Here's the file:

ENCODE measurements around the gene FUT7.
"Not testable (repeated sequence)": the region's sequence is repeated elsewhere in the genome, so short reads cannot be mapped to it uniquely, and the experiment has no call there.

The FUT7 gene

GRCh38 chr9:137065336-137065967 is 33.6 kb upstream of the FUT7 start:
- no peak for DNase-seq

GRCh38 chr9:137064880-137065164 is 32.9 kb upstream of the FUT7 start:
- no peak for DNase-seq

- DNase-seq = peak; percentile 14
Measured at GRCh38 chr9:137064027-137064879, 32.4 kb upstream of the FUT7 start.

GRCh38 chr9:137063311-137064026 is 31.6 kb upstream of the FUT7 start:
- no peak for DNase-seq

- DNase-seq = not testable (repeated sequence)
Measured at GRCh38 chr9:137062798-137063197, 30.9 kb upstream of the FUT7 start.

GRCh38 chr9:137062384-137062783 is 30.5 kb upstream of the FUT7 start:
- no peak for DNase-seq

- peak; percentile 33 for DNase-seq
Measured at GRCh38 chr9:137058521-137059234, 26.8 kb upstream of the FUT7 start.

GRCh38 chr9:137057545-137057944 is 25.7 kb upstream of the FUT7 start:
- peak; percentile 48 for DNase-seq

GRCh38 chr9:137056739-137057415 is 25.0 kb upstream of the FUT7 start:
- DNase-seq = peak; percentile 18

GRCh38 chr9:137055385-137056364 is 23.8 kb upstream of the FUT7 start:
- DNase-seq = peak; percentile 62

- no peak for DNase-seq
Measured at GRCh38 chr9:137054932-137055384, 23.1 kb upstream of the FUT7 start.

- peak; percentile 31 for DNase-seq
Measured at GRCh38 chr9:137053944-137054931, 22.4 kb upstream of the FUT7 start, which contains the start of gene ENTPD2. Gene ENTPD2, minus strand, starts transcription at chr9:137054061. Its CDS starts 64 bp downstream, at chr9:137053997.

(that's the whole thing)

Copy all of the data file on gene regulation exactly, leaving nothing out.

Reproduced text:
ENCODE measurements around the gene FUT7.
"Not testable (repeated sequence)": the region's sequence is repeated elsewhere in the genome, so short reads cannot be mapped to it uniquely, and the experiment has no call there.

The FUT7 gene

GRCh38 chr9:137065336-137065967 is 33.6 kb upstream of the FUT7 start:
- no peak for DNase-seq

GRCh38 chr9:137064880-137065164 is 32.9 kb upstream of the FUT7 start:
- no peak for DNase-seq

- DNase-seq = peak; percentile 14
Measured at GRCh38 chr9:137064027-137064879, 32.4 kb upstream of the FUT7 start.

GRCh38 chr9:137063311-137064026 is 31.6 kb upstream of the FUT7 start:
- no peak for DNase-seq

- DNase-seq = not testable (repeated sequence)
Measured at GRCh38 chr9:137062798-137063197, 30.9 kb upstream of the FUT7 start.

GRCh38 chr9:137062384-137062783 is 30.5 kb upstream of the FUT7 start:
- no peak for DNase-seq

- peak; percentile 33 for DNase-seq
Measured at GRCh38 chr9:137058521-137059234, 26.8 kb upstream of the FUT7 start.

GRCh38 chr9:137057545-137057944 is 25.7 kb upstream of the FUT7 start:
- peak; percentile 48 for DNase-seq

GRCh38 chr9:137056739-137057415 is 25.0 kb upstream of the FUT7 start:
- DNase-seq = peak; percentile 18

GRCh38 chr9:137055385-137056364 is 23.8 kb upstream of the FUT7 start:
- DNase-seq = peak; percentile 62

- no peak for DNase-seq
Measured at GRCh38 chr9:137054932-137055384, 23.1 kb upstream of the FUT7 start.

- peak; percentile 31 for DNase-seq
Measured at GRCh38 chr9:137053944-137054931, 22.4 kb upstream of the FUT7 start, which contains the start of gene ENTPD2. Gene ENTPD2, minus strand, starts transcription at chr9:137054061. Its CDS starts 64 bp downstream, at chr9:137053997.